This means that a Dropbox employee could theoretically view (or steal) your data
O! M! G!*
Before you start worrrying abut Dropbox’s employees, look closer to home… A recent study by the Ponemon Institute found: (my comments in brackets…)
- 90% of organisations in the study had experienced leakage or loss of sensitive or confidential documents over the past 12 months
- 71% of respondents say that controlling sensitive or confidential documents is more difficult than controlling records in databases (surprised it wasn’t higher than that)
- 70% of respondents say that employees, contractor or business partners have access to sensitive or confidential documents even when access is not a job or role-related requirement
- 63% of respondents do not believe they are effective at assigning privilege (permissions) to [manage] access to sensitive or confidential documents
So to summarise, most organisations do not have adequate controls to manage their intellectual property when it is in document form, regardless of where it is stored. If that’s the case, accept a simple fact. If a document exists, at some point you may lose control of it. The terms of service for online storage are the least of your worries.
So what’s a business to do?
Whilst I would not suggest throwing out the security controls and it sounds like some organisations could do with improving them, I would encourage putting more effort (and investment) into making sure employees care. People who feel loyal to a cause will protect that cause.
Over this last weekend, Lewis Hamilton grumpily shared an Instagram picture of the McLaren Formula 1 team telemetry sheet, showing his and his team mate Jensen Button’s performance during qualifying. Reported today in The Times:
Christian Horner, the Red Bull team principal, could not contain his mirth as he claimed his engineers were poring over data that is usually restricted only to McLaren’s drivers and race engineers. Hamilton deleted the tweet but it was too late.
What security system could have prevented that? A photo of a print-out shared via Twitter by someone paid an awful lot of money to win races in part based on the intellectual property held in said photo. But who was having a particularly crappy weekend with the team, again… Naturally the PR machine is now in full throttle (pun intended) and McLaren claims the data loss is no big deal.
How employees feel about the company will have a far bigger influence on maintaining control of your data than any security system, digital or physical. The ‘vibe’ of the office matters more than most people realise, for so many different reasons – productivity gains, collaborative working, knowledge sharing and yes, protecting intellectual property from prying eyes.
- Updated service agreement allows Microsoft to integrate content across cloud services – The Verge, September 2012
- Marco Arment on Dropbox: Don’t use it for anything valuable – Varonis, July 2012
- What Facebook Knows – MIT Technology Review, July 2012
- 2012 Confidential Documents at Risk Study – The Ponemon Institute, August 2012
- Lewis Hamilton leaves a trail of debris after a Tweet too far – The Times, September 2012 (sub req’d)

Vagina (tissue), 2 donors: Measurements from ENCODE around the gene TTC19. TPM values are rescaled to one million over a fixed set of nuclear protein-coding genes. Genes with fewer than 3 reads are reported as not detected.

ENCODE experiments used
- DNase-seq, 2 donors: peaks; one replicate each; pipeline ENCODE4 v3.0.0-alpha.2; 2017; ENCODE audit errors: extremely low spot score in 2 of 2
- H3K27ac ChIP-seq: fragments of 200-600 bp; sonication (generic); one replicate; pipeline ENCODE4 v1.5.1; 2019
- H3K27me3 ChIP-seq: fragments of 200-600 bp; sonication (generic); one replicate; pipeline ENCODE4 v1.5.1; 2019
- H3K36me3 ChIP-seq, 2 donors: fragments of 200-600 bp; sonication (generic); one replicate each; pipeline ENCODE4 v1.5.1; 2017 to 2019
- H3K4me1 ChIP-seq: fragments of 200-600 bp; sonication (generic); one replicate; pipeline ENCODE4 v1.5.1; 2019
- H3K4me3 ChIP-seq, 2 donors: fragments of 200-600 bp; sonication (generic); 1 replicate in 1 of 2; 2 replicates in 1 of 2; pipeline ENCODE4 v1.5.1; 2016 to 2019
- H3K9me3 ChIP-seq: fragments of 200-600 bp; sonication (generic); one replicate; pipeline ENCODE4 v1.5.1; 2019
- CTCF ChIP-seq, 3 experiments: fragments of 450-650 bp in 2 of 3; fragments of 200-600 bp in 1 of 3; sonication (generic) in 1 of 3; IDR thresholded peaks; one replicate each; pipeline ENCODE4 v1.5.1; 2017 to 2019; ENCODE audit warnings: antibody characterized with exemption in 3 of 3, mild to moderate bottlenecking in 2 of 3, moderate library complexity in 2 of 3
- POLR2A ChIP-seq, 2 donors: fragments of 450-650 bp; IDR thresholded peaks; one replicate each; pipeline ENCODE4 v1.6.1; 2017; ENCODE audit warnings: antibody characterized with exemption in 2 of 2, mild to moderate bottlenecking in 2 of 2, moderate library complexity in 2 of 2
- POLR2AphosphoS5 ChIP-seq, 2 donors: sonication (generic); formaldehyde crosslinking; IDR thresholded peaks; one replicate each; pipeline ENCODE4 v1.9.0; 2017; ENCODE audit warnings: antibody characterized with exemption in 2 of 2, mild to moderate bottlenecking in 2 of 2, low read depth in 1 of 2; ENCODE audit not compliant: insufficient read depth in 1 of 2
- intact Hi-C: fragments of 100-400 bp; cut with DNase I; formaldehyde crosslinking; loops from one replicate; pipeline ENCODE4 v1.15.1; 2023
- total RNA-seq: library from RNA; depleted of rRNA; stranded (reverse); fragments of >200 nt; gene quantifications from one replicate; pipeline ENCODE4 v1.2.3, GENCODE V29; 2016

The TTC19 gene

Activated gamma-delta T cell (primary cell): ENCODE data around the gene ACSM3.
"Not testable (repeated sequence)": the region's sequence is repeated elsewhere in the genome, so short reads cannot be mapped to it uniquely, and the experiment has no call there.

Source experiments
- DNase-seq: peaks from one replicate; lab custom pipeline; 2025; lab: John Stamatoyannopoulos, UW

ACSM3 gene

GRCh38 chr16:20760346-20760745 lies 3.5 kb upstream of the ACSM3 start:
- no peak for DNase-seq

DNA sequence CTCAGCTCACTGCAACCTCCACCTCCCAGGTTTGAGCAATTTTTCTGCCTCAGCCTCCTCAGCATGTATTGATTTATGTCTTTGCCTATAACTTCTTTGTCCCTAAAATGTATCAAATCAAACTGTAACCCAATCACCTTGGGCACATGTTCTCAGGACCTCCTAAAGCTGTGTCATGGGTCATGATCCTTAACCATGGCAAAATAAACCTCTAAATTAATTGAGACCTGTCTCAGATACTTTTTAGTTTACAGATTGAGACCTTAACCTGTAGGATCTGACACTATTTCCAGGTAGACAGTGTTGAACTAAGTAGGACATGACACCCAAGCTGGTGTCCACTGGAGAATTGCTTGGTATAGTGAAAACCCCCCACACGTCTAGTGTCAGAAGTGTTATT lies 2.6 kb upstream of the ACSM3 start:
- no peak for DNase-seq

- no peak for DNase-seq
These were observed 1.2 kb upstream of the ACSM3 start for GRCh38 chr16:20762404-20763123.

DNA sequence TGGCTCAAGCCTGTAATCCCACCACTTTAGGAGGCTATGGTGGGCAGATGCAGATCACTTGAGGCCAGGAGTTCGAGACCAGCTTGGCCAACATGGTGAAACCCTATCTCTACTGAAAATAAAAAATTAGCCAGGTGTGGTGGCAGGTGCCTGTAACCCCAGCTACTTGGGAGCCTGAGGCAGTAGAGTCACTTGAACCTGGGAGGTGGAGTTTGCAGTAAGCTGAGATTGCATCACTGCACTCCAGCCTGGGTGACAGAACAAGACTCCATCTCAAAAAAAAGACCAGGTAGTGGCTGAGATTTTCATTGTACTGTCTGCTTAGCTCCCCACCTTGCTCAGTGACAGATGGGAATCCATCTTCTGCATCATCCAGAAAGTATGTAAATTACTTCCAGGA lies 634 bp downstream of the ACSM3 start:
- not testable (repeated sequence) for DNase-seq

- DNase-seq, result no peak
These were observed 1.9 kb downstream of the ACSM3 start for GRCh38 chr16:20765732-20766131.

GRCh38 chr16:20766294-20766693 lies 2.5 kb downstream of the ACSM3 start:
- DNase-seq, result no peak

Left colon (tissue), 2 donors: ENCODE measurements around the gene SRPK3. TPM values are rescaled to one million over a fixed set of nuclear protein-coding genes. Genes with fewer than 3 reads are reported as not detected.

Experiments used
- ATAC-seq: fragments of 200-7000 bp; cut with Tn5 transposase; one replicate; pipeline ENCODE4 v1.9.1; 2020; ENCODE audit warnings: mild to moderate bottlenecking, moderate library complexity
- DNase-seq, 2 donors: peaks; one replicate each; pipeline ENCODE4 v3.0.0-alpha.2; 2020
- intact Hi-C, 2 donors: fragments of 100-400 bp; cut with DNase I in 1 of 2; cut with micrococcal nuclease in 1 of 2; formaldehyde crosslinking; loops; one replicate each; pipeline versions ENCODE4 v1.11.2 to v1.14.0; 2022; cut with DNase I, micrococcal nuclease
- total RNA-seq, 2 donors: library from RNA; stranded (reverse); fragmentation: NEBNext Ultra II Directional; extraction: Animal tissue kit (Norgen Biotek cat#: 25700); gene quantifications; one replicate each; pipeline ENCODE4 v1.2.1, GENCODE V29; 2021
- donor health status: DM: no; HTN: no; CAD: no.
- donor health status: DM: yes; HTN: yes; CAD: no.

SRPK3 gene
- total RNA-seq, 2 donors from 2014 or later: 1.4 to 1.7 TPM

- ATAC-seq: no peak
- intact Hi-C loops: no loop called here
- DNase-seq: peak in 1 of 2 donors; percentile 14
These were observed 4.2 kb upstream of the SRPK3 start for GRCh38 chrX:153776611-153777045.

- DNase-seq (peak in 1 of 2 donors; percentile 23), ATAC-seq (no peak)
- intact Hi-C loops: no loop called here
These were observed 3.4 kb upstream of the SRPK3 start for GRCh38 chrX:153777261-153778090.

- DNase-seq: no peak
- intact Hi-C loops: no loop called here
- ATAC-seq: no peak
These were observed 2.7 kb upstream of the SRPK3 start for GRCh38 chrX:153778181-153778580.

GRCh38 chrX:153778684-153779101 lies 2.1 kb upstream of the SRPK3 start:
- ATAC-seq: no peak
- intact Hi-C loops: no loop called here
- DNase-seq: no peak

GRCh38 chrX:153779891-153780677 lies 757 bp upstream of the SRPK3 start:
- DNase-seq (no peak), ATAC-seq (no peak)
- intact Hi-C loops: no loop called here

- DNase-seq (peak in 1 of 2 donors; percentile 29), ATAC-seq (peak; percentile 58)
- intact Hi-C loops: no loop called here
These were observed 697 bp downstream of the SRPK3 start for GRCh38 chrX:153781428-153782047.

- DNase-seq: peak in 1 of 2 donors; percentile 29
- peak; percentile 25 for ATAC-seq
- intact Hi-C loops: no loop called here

- Lewis Hamilton Tweet has not caused us much harm [says] McLaren – BBC News, September 2012
* FUD = Fear, Uncertainty and Doubt. What competitors like to create about rivals in customers’ minds
* OMG = Oh My God/Goodness, depending on your religious slant, often delivered with a twist of sarcasm.
In the past couple of weeks there have been a series of articles raising concerns about the amount of personal data being published to online social networks and the potential for it to be used for ill intent.
There are two different scenarios people should consider before sharing personal information:
- Would I mind if a complete stranger knew that information?
- Do I mind what any of my ‘friends’ do with the information?
If the answer is Yes to either question think twice before putting that personal information online at all. That’s not to say sharing is inherently good or bad. But once you have shared information with anyone, you have lost control of it. If you answered ‘No’ to question two above, you answered ‘No’ to both.
Here is a simple scenario using Facebook. In the image above, the green buddy is you. The blue buddies are your ‘friends’. The red buddies represent everyone else with Internet access.
You set up your privacy settings so that only friends can see your personal information. Anyone who is on Facebook but not a friend will only see your name, nothing else. That’s your decision. Sounds sensible. Sounds under control.
But if one of your friends decides to share information with their friends or third party applications, they may handover your personal information as well. It can be done in complete innocence and for good intentions – ‘I want to send birthday cards to my friends’, ‘Are any of my friends nearby to meet up with?’, ‘I’m interested in this group, I’ll add my friends to it as well’, ‘Has anybody in my network bought this <insert name of any item>?’ In the right context, all great stuff. But information about you has now been handed over to and stored somewhere beyond your control. The same applies to every application or web site that you allow to connect to your Facebook profile. Do you read all the terms and conditions, the notes about agreeing to data being stored indefinitely or granting access to other third parties?
It is not just you who decides how secure your personal information is. If you decide to share it with them, all your friends get to decide too. As do all the apps and web sites you connect to. And if you’re one of Facebook’s social butterflies, everyone gets to decide.
This doesn’t mean you should head straight to Facebook and switch everything off (too late for existing content anyway) but if you are going to participate in online social networks and care about what happens to your personal data, it’s a good idea to keep track of privacy settings and changes to policies.
If you’re not paying for a product, you’re not the customer, you are the product being sold. – Andrew Lewis